Stenting of inferior vena cava interruption in a case of Budd-Chiari syndrome

By Dr PK Sethy June 14, 2021

Dr. Pradeepta Kumar Sethy (Sr. Consultant Gastroenterology).

ABSTRACT

Hepatic venous outflow obstruction in Budd Chiari syndrome can be at various levels causing symptoms due to hepatic congestion. Effective treatment strategy to relieve the obstruction by a combination of medical therapy, transcatheter angioplasty, and stent placement has a good clinical outcome.

Keywords: Inferior vena cava stenting, Budd-Chiari syndrome

Introduction

Budd-Chiari syndrome (BCS) is characterized by hepatic venous outflow obstruction at any level from small hepatic veins to the junction of inferior vena cava (IVC) with the right atrium. It causes increased hepatic sinusoidal pressure resulting in portal hypertension, liver congestion, and decreased liver perfusion. Relief of the obstruction helps relieve symptoms. We report a case of IVC rehabilitation in a young lady with Budd Chiari Syndrome.

Case details

A thirty-year-old lady presented with complaints of pain abdomen and anorexia.

She had pallor, no jaundice, mild ascites, hepatomegaly, and splenomegaly.

Hemogram showed hypochromic microcytic anemia (Hemoglobin 7 gm%). She had mildly elevated total bilirubin (1.4 mg%), direct bilirubin 0.5 mg%, and normal hepatic enzyme except mildly elevated alkaline phosphatase. Ultrasonography (USG) of the abdomen showed enlarged liver and spleen along with hepatopetal flow in portal vein; normal hepatofugal flow of hepatic vein shows; interrupted flow in inferior Vena cava (IVC). Contrast-enhanced computed tomography (CECT) of the abdomen revealed enlarged liver with multiple nodules, features of congestive liver disease as well as non-enhancement of hepatic veins; thinned out the portal vein with multiple collaterals; significant splenomegaly (Fig. 1).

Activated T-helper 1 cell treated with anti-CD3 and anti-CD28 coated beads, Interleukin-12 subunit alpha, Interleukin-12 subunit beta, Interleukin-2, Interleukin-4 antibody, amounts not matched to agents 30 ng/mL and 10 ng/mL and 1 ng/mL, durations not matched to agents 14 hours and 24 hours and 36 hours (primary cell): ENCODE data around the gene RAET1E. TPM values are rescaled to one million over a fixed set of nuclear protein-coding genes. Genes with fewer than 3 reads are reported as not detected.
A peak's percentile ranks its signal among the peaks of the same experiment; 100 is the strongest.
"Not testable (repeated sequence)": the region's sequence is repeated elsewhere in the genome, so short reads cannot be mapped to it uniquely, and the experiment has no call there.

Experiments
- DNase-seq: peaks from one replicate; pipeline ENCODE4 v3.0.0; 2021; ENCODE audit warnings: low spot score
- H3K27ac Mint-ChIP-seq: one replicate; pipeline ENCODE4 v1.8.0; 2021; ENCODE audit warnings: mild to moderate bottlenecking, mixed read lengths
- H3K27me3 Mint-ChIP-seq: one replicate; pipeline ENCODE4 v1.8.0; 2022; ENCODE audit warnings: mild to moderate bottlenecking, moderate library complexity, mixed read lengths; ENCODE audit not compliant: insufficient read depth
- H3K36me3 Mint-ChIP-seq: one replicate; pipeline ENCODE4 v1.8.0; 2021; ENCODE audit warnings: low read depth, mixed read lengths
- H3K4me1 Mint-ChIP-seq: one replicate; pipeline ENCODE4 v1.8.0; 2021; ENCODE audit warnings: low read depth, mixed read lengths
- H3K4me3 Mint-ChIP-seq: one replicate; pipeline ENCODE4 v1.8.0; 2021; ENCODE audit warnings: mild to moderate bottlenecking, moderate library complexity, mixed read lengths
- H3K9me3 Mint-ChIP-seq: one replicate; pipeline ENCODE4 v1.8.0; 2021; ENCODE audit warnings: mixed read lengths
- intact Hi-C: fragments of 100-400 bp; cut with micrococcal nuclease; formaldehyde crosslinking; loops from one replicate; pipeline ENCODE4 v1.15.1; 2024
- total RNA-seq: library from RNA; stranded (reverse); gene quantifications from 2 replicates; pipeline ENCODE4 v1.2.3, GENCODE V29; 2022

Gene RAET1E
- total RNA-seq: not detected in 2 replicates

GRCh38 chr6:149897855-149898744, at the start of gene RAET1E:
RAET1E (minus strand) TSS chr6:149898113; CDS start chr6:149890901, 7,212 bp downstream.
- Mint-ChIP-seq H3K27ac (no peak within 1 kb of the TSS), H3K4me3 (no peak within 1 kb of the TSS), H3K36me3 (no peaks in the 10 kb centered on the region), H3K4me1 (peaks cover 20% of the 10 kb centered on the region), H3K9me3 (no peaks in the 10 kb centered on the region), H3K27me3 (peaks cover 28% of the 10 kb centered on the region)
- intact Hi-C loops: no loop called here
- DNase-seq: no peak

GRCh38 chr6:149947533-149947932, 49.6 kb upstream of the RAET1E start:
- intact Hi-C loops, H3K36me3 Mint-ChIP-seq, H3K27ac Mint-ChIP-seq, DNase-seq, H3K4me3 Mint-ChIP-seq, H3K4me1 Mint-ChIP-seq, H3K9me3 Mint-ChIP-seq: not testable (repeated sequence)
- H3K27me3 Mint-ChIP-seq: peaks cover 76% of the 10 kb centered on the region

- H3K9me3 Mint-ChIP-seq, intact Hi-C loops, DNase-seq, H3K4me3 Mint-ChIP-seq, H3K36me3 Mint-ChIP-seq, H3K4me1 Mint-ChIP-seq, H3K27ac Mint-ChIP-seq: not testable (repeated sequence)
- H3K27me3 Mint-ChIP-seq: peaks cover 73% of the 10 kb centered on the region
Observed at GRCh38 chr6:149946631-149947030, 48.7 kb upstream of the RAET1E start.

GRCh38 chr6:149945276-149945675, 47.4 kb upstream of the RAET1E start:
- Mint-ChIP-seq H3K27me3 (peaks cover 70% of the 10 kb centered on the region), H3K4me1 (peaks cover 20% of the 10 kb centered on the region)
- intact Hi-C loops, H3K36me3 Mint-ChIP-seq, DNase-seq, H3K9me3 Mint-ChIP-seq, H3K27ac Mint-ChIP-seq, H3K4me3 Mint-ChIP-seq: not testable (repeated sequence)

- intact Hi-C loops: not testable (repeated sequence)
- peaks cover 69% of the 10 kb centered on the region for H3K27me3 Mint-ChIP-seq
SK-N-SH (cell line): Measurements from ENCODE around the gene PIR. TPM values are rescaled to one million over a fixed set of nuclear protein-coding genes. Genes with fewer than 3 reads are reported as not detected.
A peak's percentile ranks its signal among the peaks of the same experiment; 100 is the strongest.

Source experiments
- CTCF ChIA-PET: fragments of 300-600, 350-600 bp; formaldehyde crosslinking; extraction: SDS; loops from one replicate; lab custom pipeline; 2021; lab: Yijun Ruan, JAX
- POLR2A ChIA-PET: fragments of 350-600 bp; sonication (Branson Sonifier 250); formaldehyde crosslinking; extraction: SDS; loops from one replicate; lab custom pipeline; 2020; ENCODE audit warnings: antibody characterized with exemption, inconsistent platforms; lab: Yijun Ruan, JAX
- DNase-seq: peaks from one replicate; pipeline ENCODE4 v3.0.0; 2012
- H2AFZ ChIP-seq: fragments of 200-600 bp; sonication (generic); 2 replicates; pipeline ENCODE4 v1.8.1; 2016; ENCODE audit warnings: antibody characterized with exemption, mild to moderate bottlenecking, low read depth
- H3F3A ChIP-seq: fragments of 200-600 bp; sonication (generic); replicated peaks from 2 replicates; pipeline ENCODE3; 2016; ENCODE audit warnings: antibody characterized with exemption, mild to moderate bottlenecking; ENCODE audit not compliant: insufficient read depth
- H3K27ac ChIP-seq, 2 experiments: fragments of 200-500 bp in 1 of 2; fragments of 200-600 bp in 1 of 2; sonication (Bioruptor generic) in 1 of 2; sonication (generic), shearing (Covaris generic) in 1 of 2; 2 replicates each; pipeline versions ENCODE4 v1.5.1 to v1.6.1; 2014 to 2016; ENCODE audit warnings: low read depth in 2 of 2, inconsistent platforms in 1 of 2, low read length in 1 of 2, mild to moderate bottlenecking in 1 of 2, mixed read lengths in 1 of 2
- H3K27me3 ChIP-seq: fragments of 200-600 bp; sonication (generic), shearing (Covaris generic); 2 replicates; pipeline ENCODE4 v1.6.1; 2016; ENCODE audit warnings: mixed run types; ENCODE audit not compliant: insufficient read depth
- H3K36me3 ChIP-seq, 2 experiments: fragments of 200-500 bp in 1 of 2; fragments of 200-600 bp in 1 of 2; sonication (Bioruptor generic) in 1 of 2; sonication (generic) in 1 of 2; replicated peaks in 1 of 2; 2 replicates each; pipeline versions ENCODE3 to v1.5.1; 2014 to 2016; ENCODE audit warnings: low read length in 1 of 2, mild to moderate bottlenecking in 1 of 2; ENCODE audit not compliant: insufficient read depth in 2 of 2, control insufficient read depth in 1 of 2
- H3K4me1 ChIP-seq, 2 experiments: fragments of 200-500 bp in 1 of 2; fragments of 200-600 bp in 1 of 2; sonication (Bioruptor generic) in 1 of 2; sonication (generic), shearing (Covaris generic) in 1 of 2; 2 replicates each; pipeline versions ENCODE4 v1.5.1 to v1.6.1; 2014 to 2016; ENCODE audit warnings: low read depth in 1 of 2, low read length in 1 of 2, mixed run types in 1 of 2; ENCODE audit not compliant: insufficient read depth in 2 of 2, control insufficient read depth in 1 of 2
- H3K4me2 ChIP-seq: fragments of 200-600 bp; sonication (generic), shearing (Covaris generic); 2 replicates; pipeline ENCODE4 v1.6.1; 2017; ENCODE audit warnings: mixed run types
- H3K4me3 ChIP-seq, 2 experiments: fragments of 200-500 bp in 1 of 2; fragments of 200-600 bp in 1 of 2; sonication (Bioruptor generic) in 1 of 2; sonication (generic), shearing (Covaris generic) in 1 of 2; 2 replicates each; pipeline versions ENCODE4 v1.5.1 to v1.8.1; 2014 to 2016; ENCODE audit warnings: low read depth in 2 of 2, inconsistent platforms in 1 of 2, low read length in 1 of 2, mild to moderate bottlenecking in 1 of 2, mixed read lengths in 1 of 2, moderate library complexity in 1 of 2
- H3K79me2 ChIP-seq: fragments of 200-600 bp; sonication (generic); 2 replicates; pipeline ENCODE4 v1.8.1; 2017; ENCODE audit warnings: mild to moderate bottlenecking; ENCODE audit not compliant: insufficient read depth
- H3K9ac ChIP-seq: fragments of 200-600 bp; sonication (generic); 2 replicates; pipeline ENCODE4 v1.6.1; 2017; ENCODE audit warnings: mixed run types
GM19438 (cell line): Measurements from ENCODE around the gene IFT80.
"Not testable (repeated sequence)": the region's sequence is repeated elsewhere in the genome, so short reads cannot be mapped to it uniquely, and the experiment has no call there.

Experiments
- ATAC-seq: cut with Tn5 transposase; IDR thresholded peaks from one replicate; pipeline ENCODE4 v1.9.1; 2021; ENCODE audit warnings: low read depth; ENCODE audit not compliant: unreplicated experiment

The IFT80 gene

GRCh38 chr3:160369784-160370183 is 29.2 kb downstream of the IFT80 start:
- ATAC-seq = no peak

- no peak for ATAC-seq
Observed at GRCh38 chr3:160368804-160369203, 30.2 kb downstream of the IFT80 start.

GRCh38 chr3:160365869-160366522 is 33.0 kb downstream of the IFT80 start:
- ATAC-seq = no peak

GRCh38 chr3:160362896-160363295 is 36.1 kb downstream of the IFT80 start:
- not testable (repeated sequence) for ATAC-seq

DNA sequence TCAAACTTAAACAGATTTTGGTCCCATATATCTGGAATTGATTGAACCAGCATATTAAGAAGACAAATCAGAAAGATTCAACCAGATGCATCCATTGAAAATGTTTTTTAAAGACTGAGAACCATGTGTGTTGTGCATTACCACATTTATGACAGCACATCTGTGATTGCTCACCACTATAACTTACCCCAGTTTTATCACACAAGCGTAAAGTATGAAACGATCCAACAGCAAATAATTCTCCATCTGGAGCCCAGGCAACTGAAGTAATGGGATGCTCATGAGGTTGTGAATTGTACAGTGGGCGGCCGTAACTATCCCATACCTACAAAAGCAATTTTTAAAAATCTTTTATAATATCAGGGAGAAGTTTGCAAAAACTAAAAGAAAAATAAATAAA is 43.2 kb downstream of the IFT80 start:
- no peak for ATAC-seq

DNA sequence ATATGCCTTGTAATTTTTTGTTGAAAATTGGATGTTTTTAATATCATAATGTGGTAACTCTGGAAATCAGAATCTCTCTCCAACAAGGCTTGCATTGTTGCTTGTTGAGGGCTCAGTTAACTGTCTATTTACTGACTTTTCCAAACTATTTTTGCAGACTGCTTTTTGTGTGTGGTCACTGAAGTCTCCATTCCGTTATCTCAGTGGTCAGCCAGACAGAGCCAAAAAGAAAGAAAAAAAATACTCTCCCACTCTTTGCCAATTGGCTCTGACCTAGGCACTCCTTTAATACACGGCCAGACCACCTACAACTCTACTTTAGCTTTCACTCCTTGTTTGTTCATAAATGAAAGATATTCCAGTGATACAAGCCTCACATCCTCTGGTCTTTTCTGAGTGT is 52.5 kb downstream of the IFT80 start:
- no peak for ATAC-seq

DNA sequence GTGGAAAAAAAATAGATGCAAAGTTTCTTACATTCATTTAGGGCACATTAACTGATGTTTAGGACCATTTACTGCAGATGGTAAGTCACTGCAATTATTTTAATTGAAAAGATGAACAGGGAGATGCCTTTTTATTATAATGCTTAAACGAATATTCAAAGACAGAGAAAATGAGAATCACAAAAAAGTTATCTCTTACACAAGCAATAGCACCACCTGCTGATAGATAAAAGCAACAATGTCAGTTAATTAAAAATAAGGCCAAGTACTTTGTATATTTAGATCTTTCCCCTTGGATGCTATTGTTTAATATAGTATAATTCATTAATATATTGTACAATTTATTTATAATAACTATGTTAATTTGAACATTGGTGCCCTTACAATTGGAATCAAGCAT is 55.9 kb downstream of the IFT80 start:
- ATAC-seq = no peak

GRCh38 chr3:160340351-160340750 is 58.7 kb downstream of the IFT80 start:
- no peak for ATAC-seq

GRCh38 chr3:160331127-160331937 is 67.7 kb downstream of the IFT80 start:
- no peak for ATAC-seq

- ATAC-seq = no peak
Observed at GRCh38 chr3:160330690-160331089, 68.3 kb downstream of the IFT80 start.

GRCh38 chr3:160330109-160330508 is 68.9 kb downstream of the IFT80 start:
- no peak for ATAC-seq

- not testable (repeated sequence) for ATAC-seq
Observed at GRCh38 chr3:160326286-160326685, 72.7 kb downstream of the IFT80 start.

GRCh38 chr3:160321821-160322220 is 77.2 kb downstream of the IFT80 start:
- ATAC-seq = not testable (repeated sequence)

Fig.-1.-Contrast enhanced computed tomogram of abdomen showing obstructed Inferior vena cava arrow.[/caption]

The CECT scan features were suggestive of Budd Chiarisyndrome with a very tight stenosis in the supra-hepatic IVC. She was taken for catheterization and venoplasty. The basal IVC angiogram in antero-posterior view showed IVC interruption in the supra-hepatic region, approximately one cm discontinuation. There was large filling defect in IVC suggestive of thrombus. (Fig. 2)

Fig. 2. Inferior vena cava angiogram in antero-posterior view showing IVC interruption and a large filling defect (Clot) in IVC (Movie 1).[/caption]

In view of thrombus presence in the IVC the plan was to make a small opening in the obstructed IVC channel (not opening fully for risk of pulmonary thromboembolism) and keep the patient on anti-coagulation. Small thrombus found in the suction. (Fig. 3)

Fig. 3. The aspirated slot from the Inferior vena cava.[/caption]

The interrupted segment of IVC was perforated with help of a 5F multipurpose angiographic catheter (MPA) and a hard end of 0.035 Terumo wire followed by conquest pro wire (Abbott Vascular, Northern California). Once wire entered the RA, the pathway was sequentially dilated with 2.5, 4.5, and 6 mm balloons. (Fig. 4)

There was good communication between IVC- right atrium (RA) measuring approximately 5 mm. The pulmonary artery (PA) pressure was 23/10 (mean 16 mm hg) and RA means pressure was 5 mmHg. The mean IVC pressure was 18 mm hg (pre and post-procedure). She was given anti-coagulation heparin with warfarin with a target INR of 2. Her symptoms improved in the next few days and her splenic size reduced. She was discharged on Aspirin, and warfarin and was suggested re-intervention after 3 months. Re-evaluation after three months had not shown any IVC flow in the CT scan.

Fig. 4. The initial balloon dilatation with a 5 mm balloon (Movie 2).[/caption]